This season, some taxpayers have reported offers of free tax assistance via email. The offers vary but generally ask you to provide certain information about yourself and/or your income in order to determine whether you qualify. The information requested is similar to the W-2 scam reported earlier by WalletPop.The requests for information or "offers" for assistance aren't always limited to the IRS. I recently received an email from a taxpayer who was surprised to receive an offer for free assistance from the Baltimore CASH Campaign. The taxpayer didn't request assistance, doesn't live in Baltimore (or Maryland, for that matter) and doesn't qualify for free assistance.
The Baltimore CASH Campaign is, in fact, real, and it does offer free tax assistance for qualifying families. However, it won't be soliciting you via email for appointments; rather, its website directs you to make an appointment by clicking online or calling the organization directly.
Similarly, the IRS does offer free tax assistance and may send you information about how to obtain tax assistance, assuming you've opted to receive updates via email. However, those updates aren't directed to individual taxpayers (think of them more like newsletters) and they will never ask you for financial information or personal details via email.
When you receive these kinds of emails, it's not always a question of mere phishing or identity theft. The emails may be from a spammer hoping to harvest addresses; when you reply to the sender to advise that there's been a mistake or to ask for further information, you're confirming that your email address is, in fact, valid. That makes it valuable to companies who sell email addresses to third parties. So, don't reply to the sender.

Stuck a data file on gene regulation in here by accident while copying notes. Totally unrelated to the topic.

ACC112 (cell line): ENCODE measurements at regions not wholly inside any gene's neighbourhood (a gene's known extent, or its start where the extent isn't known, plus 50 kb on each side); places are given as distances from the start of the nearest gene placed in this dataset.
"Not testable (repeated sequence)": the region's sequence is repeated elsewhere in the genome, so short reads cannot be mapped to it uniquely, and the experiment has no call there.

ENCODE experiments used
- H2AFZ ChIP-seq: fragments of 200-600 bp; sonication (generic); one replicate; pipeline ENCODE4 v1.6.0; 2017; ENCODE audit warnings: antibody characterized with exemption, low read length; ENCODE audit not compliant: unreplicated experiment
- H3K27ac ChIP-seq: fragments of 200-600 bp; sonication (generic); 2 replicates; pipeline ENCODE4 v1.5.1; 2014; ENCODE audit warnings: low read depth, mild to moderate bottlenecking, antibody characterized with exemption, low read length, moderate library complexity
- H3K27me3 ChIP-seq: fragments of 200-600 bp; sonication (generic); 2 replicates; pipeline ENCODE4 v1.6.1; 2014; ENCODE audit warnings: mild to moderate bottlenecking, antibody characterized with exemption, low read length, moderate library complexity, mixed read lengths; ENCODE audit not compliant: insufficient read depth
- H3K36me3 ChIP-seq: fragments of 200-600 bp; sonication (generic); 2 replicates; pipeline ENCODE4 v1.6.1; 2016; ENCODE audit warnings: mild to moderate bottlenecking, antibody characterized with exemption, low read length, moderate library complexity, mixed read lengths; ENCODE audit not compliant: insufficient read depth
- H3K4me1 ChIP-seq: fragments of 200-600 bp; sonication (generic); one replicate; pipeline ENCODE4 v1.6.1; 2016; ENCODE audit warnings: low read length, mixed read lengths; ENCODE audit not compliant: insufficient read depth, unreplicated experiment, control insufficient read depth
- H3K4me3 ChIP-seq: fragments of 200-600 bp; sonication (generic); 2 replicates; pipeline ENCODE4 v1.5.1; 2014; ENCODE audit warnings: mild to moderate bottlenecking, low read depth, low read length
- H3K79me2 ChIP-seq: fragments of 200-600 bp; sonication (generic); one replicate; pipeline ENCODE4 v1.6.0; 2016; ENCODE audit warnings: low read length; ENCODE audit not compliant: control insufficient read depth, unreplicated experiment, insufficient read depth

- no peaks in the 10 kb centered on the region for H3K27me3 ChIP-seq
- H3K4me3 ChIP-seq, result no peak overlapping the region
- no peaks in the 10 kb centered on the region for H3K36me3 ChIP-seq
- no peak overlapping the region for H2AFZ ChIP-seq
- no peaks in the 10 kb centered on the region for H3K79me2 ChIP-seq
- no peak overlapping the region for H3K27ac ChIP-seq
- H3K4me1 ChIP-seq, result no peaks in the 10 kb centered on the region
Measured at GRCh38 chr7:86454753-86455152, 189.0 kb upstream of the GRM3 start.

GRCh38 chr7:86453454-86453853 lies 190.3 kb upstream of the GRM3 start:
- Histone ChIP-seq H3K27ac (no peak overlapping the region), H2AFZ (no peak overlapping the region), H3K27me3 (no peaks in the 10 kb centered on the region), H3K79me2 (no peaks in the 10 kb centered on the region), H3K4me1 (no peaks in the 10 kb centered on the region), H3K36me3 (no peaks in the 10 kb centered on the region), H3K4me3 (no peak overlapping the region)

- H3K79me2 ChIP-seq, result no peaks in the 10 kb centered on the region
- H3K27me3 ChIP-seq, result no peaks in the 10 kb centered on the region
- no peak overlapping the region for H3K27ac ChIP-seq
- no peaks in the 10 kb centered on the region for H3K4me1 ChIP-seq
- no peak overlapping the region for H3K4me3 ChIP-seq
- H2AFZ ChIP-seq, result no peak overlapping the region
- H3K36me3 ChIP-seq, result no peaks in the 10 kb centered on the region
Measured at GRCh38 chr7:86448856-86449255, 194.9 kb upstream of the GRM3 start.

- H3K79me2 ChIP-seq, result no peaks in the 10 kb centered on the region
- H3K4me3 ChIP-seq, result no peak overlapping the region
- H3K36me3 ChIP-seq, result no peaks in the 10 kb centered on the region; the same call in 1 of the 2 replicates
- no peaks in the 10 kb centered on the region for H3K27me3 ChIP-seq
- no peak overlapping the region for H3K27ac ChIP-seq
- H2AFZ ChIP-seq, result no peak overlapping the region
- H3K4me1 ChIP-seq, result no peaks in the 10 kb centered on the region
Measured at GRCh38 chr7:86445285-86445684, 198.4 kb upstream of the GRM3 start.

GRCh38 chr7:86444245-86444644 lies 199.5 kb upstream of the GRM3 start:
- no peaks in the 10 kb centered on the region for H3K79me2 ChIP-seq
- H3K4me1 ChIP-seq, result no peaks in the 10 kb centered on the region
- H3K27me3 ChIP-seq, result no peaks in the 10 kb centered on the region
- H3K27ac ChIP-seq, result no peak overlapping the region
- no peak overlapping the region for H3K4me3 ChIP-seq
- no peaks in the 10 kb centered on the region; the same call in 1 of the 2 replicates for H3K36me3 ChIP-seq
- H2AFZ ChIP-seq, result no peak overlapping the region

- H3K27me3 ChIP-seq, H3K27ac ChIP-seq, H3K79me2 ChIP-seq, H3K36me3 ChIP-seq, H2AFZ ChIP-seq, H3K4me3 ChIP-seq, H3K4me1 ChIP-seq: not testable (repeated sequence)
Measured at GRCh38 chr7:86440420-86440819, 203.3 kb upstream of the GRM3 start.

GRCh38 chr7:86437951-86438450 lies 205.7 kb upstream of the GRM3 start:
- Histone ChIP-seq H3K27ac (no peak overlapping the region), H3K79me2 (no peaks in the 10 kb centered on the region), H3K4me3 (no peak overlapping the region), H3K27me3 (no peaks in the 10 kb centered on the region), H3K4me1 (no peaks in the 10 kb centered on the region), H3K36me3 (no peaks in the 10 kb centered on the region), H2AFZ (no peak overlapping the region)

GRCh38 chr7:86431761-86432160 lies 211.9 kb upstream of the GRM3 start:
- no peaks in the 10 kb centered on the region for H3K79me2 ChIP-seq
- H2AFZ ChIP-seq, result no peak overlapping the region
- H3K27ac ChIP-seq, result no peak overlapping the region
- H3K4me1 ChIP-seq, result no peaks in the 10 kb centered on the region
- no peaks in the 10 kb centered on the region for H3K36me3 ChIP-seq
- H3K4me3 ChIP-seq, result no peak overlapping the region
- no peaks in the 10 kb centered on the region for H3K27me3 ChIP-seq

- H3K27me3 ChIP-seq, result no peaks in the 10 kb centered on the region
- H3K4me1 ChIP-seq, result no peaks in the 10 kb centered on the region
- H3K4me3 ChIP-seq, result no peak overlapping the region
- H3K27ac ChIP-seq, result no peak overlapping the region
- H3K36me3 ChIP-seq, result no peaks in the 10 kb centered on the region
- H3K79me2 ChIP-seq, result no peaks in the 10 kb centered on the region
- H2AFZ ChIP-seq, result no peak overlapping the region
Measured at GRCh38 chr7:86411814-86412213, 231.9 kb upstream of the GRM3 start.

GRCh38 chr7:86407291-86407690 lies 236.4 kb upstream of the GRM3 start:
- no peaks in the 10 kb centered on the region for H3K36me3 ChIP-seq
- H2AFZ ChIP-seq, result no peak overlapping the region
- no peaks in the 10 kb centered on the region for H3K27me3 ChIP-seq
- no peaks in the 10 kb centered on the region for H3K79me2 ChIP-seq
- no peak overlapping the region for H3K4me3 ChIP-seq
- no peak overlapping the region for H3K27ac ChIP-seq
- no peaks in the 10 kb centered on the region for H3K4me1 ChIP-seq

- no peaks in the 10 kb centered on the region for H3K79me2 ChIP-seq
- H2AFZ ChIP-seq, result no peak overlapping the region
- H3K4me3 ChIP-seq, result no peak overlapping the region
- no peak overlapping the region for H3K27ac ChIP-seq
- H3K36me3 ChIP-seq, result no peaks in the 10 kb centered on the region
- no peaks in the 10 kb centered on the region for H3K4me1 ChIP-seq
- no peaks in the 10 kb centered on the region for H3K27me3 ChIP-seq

Even more dangerous, the emails may contain links with spyware, malware or viruses. In October, a scam email claiming to be from the IRS regarding EFTPS payments was actually part of a sophisticated effort to steal the data on your computer. Even though the links in the email appeared genuine (they did, in fact, eventually forward you to the EFTPS site), the links zipped their way through another site -- in the blink of an eye -- that installed spyware on your computer in order to intercept your online banking transaction data.
What's the best practice, then, to avoid tax scams?
If you receive emails from supporting organizations claiming to be affiliated with the IRS or offering you free tax advice, check out the organization. Don't reply with any personal, tax or financial information via email and don't open attachments or click on any links from organizations that you don't recognize. When in doubt, call the organization for more information before you take any action.
Finally, remember, the IRS will never initiate contact with you by email. If you get an email claiming to be from the IRS, don't reply. Don't open any of the attachments or click on any links. If you'd like the IRS to investigate it further, you can forward the e-mail to email@example.com. Then, you should simply delete it.